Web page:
Elgin businessman is plastic foam recycling guru
Elgin business owner Ken Santowski estimates he spends more than $10,000 each year in gas and man hours to haul foam products to a recycling facility in North Aurora — and most of it is not even his.
Santowski, who owns Chicago Logistic Service, a trucking company, collects the foam for free from three drop-off locations in Lakewood, where he lives and serves as a trustee. He just started doing the same for a drop-off location in Algonquin, and his business serves as a drop-off facility for foam recycling.
"I'm trying to be environmentally friendly," Santowski said. "We do it, me and my employees, all on the job."
For the last two years, Santowski has been taking the foam materials he collects — think packaging, cups, trays — to Dart Container Corporation in North Aurora. That's a relatively short trip compared to the 120-mile round trip he did for years to haul it to a recycling company in Thornton, near the Indiana border.
Algonquin senior planner Katie Parkhurst said the village is fortunate that Santowski offered his free services.
"He cares enough that he wants to do it, and he's not even a resident of Algonquin," Parkhurst said. Waste Management, the village's garbage operator, has provided recycling bins at the village's public works facility, 110 Meyer Drive. Santowski is in charge of emptying the bins when they're full and take their contents to the recycling facility.
The program will be in place until Jan. 31, and might be extended if successful, she said. "Most places won't do anything with Styrofoam so, unfortunately, it ends up in landfills," Parkhurst said. "He's using his time and expense to do it."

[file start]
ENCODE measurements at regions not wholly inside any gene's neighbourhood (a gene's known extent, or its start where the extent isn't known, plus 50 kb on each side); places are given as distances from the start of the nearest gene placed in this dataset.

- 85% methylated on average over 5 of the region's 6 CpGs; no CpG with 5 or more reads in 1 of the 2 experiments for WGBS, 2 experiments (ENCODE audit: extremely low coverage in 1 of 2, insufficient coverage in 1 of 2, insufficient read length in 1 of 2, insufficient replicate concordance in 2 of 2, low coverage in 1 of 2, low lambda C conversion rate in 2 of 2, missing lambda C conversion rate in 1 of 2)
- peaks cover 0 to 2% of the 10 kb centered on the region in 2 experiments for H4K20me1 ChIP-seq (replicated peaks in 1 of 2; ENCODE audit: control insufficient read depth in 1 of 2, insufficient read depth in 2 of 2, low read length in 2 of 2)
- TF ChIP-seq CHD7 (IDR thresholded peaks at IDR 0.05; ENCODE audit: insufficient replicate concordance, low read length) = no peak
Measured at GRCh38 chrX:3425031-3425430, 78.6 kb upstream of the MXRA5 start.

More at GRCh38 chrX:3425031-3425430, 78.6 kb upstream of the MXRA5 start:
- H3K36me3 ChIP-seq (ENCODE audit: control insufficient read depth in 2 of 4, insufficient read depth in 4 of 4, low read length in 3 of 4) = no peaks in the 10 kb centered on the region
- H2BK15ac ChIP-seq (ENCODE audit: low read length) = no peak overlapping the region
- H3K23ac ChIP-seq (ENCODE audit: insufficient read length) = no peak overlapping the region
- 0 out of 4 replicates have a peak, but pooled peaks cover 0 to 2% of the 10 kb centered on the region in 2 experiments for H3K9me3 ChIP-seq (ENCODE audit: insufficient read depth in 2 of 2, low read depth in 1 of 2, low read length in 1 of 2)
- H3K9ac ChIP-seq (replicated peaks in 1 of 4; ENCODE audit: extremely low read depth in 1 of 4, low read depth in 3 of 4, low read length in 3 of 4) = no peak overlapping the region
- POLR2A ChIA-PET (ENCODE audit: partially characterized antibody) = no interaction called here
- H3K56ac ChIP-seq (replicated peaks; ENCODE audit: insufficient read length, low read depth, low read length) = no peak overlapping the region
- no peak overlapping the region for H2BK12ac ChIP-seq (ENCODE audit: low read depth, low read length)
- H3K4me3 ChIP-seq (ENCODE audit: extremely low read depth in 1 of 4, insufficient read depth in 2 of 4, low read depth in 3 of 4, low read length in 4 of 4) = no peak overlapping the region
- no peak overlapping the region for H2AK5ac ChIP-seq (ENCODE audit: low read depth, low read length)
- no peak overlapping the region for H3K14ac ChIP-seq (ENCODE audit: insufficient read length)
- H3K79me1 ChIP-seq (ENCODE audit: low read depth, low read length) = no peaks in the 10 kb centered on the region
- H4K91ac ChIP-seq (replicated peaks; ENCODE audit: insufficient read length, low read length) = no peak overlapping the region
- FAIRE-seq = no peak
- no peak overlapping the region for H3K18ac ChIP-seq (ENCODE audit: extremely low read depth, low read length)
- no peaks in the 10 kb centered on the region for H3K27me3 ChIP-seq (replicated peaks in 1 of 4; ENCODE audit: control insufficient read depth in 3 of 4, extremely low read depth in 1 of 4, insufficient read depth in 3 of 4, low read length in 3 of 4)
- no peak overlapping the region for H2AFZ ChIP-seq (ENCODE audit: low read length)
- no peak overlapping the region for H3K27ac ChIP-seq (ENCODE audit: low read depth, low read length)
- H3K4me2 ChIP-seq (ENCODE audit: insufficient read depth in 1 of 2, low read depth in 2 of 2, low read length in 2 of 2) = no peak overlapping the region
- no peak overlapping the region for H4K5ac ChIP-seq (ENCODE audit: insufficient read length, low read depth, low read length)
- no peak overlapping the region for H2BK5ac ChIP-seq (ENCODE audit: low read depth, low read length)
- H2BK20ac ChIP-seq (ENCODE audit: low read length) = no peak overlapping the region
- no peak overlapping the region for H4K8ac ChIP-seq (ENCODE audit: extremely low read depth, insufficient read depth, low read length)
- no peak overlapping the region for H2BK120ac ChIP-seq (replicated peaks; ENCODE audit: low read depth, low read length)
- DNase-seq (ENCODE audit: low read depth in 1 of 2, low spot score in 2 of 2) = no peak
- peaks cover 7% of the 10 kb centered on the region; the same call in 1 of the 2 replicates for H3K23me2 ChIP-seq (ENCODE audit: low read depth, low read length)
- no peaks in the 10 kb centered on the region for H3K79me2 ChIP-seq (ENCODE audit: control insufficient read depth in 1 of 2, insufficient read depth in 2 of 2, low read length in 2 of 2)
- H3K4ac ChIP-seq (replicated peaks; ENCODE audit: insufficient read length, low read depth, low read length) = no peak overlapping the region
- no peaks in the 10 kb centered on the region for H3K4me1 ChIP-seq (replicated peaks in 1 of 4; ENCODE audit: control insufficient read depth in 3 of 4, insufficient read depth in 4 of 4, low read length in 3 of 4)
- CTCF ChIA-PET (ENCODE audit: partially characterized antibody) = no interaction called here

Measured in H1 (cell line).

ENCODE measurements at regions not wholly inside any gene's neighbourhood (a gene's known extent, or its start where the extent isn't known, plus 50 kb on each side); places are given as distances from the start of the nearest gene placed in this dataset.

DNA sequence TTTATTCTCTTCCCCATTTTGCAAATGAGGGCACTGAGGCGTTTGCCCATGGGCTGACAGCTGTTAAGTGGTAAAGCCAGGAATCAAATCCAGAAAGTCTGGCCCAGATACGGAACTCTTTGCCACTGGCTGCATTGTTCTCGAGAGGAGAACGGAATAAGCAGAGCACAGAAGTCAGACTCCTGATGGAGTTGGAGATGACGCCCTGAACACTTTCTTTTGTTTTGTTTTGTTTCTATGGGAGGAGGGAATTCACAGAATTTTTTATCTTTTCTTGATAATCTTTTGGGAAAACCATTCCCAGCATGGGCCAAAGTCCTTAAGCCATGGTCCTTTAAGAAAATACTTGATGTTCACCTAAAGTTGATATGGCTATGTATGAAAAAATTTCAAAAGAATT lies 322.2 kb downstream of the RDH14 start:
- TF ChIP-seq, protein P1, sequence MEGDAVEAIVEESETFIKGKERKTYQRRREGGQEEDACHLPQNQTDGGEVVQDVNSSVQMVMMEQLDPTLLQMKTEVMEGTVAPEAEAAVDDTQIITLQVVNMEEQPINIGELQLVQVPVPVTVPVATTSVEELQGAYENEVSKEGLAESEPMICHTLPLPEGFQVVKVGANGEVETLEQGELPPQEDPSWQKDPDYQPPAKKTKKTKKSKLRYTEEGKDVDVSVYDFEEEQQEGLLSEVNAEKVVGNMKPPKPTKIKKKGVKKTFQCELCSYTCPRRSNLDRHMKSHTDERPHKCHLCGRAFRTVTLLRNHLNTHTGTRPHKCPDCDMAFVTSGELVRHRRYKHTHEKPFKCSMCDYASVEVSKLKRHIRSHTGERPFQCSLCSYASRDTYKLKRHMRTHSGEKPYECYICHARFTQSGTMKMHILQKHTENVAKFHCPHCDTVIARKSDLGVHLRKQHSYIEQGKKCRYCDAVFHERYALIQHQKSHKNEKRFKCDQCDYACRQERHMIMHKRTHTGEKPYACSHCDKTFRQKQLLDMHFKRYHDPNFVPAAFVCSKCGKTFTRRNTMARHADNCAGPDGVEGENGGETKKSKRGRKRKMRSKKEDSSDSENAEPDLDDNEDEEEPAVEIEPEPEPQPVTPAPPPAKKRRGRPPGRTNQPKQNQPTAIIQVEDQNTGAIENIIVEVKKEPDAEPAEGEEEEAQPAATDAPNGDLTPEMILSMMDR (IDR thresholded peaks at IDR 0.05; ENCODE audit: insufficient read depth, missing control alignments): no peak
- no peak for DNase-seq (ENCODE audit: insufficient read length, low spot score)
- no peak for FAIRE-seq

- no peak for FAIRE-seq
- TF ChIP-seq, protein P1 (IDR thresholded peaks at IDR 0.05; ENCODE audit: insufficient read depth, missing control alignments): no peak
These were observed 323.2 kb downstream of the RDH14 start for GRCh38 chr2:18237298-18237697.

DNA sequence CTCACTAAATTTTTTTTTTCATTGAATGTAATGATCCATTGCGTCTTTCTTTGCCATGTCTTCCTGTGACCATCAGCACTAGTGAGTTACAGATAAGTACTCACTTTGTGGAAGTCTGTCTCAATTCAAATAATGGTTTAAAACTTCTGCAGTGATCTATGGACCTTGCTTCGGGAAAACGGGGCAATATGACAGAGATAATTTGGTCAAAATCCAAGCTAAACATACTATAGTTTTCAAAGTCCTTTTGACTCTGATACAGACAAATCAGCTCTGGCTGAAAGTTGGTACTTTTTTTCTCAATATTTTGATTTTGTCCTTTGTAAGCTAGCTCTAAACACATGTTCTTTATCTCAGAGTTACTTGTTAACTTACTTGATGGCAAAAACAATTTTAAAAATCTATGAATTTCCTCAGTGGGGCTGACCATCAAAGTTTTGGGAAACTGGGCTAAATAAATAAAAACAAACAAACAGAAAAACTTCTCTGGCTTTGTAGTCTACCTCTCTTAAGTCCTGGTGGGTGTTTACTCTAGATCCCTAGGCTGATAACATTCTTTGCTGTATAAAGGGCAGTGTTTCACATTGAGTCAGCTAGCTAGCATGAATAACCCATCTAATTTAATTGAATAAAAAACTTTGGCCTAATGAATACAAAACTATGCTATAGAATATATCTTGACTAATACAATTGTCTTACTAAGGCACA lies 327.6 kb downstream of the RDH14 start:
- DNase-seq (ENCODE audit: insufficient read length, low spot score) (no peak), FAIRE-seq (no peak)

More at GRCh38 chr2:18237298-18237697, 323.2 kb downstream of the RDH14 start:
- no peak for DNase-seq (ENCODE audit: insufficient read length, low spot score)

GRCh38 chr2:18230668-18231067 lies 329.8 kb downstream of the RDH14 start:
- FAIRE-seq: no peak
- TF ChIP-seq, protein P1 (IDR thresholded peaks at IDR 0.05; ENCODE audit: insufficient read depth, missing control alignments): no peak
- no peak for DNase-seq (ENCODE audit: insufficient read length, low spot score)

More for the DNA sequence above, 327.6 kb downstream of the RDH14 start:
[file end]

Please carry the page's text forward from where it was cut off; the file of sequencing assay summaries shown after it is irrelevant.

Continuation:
Santowski jokes that his laziness is the reason he started recycling plastic foam 20 years ago, when he worked for United Van Lines.
"I would put it in the garbage, and every time the wind came by that was the first thing that blew away. I got sick and tired of picking it up ... so I found a (recycling) business to take it to," he said.
His company recycles 60 to 70 percent of its waste, including plastic, paper, aluminum and more, said Santowski, who is also a member of the nonprofit group Environmental Defenders of McHenry County and helps staff its monthly pickups. At home, his family of four throws out only one bag of garbage per week, he said.
"He's the recycling guru," said Diane Harty, a teacher at Abbot Middle School in Elgin, whose students and staff help recycle Styrofoam lunch trays. After the program started two years ago, the school has decreased its garbage output by 75 percent, from 16 to 4 bags per day. "We are really fortunate to have him in our team, and in our community."
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